27 September 2010

Meditation: "Letting Go of Outcomes"

"There is no way to peace. Peace is the way." --A.J. Muste

"The paradox is that you are more likely to get outcomes when you let go of getting outcomes: it frees you from the ego's grip." --Parker Palmer in the Christian Century

"For those who want to save their life will lose it, and those who lose their life for my sake will find it."  --Jesus in the Gospel of Matthew


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Dear Friends,

The quote above from an article by Parker Palmer really messes with my head. More than I probably even realize, I'm all about outcomes. I'll have a vision in my head of what I want--for my own life or for the church that I serve, and I'll throw that ultimate goal out into the future. And then, as a hopelessly left-brained person I will start formulating a plan, which often involves lots of list making. Then I get busy working "the plan" to get to the desired outcome. It's almost like a wrestling match--I'm grappling with my life and circumstances to try to achieve exactly what I think I want.

This is a very logical way to approach things, of course. Set some goals, line-up the steps to get there, and then relentlessly work to accomplish those goals until the desired outcome is achieved.

The thing is, I don't always get there and even when I do, they journey isn't always very enjoyable.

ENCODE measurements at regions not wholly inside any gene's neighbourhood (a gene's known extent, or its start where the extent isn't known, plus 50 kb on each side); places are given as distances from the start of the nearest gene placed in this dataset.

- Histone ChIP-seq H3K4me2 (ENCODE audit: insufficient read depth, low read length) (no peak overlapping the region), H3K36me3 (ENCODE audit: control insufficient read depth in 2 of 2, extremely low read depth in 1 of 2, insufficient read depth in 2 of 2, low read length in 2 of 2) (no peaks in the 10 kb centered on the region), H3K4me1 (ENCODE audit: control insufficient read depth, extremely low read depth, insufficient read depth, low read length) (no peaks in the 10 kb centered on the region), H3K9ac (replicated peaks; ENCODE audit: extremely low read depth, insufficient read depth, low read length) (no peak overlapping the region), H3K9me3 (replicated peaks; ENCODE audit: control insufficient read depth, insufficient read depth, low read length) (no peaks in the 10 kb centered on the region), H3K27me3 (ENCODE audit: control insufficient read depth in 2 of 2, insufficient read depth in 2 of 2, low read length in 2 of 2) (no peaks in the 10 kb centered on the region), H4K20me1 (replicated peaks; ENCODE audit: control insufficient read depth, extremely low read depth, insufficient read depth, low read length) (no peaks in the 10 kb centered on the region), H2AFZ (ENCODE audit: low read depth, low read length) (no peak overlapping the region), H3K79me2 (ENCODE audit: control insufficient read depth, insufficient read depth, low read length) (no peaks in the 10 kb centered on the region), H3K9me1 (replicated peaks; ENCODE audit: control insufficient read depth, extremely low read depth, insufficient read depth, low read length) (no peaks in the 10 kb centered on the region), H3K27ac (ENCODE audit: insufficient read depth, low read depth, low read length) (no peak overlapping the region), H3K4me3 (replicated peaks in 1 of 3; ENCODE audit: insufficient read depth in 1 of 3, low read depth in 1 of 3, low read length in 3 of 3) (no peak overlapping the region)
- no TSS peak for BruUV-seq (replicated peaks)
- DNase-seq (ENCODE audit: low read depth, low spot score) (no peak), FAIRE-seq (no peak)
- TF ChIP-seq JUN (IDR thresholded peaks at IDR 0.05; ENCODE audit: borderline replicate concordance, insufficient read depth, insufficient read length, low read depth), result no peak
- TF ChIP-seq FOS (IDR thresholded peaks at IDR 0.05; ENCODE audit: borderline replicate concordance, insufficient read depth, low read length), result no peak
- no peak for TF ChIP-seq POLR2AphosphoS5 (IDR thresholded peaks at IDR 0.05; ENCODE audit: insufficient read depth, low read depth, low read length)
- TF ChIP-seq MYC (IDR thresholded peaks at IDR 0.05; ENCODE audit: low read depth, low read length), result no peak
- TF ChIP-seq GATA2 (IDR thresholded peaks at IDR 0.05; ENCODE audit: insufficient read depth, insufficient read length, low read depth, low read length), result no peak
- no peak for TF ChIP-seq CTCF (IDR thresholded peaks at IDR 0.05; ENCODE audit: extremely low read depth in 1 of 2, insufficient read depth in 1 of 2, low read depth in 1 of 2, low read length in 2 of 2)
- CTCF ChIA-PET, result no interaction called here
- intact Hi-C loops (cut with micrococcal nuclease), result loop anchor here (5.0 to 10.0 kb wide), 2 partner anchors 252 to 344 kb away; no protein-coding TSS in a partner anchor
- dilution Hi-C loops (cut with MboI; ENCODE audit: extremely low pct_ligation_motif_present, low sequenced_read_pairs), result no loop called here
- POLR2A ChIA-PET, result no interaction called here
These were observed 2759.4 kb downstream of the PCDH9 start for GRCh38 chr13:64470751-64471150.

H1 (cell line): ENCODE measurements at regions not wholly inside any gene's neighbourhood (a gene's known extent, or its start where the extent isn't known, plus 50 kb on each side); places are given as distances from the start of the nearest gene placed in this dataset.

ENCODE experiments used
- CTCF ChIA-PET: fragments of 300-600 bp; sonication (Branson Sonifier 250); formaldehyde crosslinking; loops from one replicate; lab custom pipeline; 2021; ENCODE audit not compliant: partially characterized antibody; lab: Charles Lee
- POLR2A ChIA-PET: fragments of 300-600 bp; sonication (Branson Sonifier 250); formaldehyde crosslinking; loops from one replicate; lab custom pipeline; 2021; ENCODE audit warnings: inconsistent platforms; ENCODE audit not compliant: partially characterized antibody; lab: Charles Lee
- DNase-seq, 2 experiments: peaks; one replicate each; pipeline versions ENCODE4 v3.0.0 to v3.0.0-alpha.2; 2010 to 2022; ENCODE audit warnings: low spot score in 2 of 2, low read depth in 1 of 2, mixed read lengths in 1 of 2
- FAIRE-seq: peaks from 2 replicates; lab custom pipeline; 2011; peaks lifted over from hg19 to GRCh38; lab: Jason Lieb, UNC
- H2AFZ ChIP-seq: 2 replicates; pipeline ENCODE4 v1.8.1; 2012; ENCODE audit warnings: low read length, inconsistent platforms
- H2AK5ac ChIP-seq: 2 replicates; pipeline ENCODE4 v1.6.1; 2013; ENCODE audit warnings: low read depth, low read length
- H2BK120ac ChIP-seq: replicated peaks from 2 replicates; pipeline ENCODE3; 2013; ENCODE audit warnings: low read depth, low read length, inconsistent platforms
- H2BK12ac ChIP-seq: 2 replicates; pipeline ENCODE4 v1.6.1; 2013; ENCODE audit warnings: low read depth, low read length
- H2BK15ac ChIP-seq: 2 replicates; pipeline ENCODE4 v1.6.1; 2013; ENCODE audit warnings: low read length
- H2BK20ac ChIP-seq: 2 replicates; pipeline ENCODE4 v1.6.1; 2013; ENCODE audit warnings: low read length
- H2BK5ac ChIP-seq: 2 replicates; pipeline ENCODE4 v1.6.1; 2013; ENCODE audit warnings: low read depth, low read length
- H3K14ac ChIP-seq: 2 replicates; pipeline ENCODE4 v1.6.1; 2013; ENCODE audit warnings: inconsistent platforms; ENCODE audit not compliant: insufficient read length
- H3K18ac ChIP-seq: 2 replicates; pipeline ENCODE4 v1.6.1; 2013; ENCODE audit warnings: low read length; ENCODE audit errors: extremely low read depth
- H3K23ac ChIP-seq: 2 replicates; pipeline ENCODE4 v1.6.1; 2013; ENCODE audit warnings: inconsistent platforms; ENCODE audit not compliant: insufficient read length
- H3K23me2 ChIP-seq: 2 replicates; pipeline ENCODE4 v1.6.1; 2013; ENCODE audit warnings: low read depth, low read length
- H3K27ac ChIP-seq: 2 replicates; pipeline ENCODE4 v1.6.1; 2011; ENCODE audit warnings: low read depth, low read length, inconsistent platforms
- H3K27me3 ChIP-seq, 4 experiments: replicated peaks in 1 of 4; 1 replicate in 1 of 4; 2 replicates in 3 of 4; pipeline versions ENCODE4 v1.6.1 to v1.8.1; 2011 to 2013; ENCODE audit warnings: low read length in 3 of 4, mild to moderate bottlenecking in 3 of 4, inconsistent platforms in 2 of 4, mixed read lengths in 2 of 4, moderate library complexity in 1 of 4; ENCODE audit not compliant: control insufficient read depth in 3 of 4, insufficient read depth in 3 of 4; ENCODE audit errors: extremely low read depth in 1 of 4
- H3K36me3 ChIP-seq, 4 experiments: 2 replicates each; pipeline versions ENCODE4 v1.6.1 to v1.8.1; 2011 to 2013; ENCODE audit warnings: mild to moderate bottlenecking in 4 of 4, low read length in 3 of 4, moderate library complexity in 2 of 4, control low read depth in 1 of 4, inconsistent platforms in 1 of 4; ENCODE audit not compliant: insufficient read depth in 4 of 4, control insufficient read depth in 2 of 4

What I hear Palmer saying is that the outcome we project into the future is less important than the present, less critical than today. In his case, he's reflecting on his desire to become a writer, which emerged in his 20's. Rather than focus on an outcome that would "prove" he'd become a writer--say, getting a book published--instead he simply spent time every day writing. It was his faithfulness to the daily discipline of writing that made him a writer because (well "duh!") writers write. They don't necessarily produce books. It was his faithful commitment to that daily discipline of writing--irrespective of outcome--that eventually brought him the outcome he had stopped trying to achieve--he published a book.

This is true in the life of faith, too. We don't suddenly wake up as people who perfectly love God, neighbor, and self. If that's the outcome we desire, if the goal of the Christian life is to be made perfect in love (a very Methodist phrase), then our task is to try to love God, neighbor, and self the very best that we can--TODAY. And then we do it again the next day, and the next day, and the next day. And, eventually, by God's grace we just may discover that we have come very close to the outcome we stopped trying to grasp at in the first place. As Palmer says, somewhat negatively, "the faith journey is less about making a big leap of faith than it is about putting one faithless foot in front of the other, and doing it again and again. What happens as you walk that way is sometimes transformed by grace."

I pray that as you open your hands to let go of predetermined outcomes, God's grace will guide you, day by day, in the direction that will bring you life, and life abundant.

Blessings, Jeremy

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